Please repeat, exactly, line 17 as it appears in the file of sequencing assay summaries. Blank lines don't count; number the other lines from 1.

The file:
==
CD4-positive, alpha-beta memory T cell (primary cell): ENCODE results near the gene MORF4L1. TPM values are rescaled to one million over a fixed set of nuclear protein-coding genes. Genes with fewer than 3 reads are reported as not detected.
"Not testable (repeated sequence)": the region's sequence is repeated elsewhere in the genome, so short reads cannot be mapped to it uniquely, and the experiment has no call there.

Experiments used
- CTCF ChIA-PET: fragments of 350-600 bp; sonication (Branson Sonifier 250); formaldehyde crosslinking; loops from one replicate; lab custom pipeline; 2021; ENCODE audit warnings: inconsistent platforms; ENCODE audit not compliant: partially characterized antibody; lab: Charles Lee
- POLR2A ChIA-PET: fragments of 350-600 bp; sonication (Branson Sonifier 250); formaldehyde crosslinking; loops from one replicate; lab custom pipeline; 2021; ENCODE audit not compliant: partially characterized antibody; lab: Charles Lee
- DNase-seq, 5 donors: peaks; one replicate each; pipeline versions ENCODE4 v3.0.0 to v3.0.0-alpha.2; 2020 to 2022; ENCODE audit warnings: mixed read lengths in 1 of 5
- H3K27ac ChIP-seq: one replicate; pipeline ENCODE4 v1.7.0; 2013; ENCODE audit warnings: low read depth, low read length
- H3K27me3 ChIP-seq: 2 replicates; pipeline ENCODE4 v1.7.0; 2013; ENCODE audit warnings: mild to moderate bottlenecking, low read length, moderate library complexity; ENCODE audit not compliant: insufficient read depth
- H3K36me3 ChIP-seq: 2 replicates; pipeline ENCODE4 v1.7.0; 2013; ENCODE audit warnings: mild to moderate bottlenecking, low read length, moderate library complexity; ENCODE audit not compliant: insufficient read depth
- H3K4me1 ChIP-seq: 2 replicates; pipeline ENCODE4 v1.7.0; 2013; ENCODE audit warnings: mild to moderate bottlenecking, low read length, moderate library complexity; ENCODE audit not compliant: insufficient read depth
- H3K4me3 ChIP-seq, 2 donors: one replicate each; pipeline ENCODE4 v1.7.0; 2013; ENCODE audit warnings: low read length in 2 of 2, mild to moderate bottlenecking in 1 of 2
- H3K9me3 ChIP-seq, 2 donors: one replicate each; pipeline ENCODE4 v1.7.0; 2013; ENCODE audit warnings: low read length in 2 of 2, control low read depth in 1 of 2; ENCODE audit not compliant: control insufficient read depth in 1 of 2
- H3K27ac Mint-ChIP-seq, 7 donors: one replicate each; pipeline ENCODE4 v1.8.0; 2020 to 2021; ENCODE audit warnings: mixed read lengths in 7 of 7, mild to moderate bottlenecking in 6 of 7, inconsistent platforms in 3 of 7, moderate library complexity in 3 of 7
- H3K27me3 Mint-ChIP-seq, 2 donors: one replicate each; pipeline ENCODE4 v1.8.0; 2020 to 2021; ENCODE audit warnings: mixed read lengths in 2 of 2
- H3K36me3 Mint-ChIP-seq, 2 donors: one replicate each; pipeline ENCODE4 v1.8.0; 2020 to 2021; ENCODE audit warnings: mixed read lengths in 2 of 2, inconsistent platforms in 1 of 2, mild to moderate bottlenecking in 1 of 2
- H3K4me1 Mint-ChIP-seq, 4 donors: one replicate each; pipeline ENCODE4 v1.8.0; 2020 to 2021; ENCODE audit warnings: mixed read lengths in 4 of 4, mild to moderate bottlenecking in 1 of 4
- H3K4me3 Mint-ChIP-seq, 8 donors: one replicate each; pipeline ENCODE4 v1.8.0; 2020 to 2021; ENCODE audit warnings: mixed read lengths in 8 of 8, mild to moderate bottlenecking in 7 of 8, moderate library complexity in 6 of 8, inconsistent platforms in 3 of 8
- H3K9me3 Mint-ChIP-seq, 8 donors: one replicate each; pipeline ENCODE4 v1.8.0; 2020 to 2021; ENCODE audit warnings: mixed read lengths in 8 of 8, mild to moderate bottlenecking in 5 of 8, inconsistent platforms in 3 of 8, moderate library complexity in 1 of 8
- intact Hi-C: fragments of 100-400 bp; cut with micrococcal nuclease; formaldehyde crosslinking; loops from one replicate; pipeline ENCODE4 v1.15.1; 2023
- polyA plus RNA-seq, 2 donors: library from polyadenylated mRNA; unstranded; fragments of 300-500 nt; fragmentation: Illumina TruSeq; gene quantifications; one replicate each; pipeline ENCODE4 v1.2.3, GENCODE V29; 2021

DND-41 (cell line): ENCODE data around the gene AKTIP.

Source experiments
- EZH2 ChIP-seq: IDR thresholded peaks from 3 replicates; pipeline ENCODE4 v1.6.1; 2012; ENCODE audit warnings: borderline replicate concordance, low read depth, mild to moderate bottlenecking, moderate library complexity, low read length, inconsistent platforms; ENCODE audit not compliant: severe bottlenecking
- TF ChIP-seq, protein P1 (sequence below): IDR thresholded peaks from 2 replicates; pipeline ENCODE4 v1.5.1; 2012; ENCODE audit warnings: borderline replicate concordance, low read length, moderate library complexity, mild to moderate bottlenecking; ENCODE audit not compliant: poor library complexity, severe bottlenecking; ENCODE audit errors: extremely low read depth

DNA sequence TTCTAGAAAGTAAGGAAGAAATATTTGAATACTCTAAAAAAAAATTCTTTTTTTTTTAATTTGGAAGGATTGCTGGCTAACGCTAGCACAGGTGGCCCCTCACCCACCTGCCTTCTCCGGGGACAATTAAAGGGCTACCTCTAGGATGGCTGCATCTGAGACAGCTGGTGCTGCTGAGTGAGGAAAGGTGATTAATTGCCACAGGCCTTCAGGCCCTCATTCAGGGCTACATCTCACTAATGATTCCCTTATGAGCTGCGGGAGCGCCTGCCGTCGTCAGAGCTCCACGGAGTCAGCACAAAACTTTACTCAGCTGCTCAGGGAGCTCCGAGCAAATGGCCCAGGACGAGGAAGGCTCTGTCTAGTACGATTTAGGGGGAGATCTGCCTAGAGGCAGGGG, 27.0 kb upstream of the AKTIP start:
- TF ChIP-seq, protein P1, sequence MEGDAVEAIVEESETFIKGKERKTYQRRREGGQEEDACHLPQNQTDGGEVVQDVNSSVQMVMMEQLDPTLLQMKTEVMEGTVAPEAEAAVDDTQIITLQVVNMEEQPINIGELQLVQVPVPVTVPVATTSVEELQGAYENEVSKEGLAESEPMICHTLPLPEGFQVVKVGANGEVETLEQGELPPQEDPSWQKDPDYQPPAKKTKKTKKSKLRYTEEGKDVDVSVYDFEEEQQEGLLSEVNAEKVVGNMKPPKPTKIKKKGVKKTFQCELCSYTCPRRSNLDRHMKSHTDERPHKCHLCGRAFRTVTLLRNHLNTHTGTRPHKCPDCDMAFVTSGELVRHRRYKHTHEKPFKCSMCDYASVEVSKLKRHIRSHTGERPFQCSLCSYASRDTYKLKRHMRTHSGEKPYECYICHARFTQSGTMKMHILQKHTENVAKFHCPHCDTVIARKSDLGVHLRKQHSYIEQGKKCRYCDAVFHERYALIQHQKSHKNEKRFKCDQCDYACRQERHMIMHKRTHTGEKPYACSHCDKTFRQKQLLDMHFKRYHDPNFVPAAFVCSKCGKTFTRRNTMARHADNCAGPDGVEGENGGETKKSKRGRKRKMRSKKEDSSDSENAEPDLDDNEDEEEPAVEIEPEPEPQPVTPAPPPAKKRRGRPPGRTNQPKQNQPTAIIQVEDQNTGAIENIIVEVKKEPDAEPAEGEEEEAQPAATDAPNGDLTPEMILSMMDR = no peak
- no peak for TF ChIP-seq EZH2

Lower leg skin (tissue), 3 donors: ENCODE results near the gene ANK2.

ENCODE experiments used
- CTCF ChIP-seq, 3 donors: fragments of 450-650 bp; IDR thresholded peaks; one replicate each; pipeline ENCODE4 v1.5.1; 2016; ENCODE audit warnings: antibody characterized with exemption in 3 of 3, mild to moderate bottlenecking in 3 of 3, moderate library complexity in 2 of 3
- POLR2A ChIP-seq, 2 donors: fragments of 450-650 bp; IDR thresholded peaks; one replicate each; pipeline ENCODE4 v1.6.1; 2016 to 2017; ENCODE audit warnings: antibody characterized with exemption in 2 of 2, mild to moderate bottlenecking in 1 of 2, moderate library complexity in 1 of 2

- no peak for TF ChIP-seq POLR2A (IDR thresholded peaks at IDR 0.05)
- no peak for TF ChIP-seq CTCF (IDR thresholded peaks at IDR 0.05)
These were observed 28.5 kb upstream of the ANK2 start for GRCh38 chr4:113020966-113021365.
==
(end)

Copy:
- H3K4me3 Mint-ChIP-seq, 8 donors: one replicate each; pipeline ENCODE4 v1.8.0; 2020 to 2021; ENCODE audit warnings: mixed read lengths in 8 of 8, mild to moderate bottlenecking in 7 of 8, moderate library complexity in 6 of 8, inconsistent platforms in 3 of 8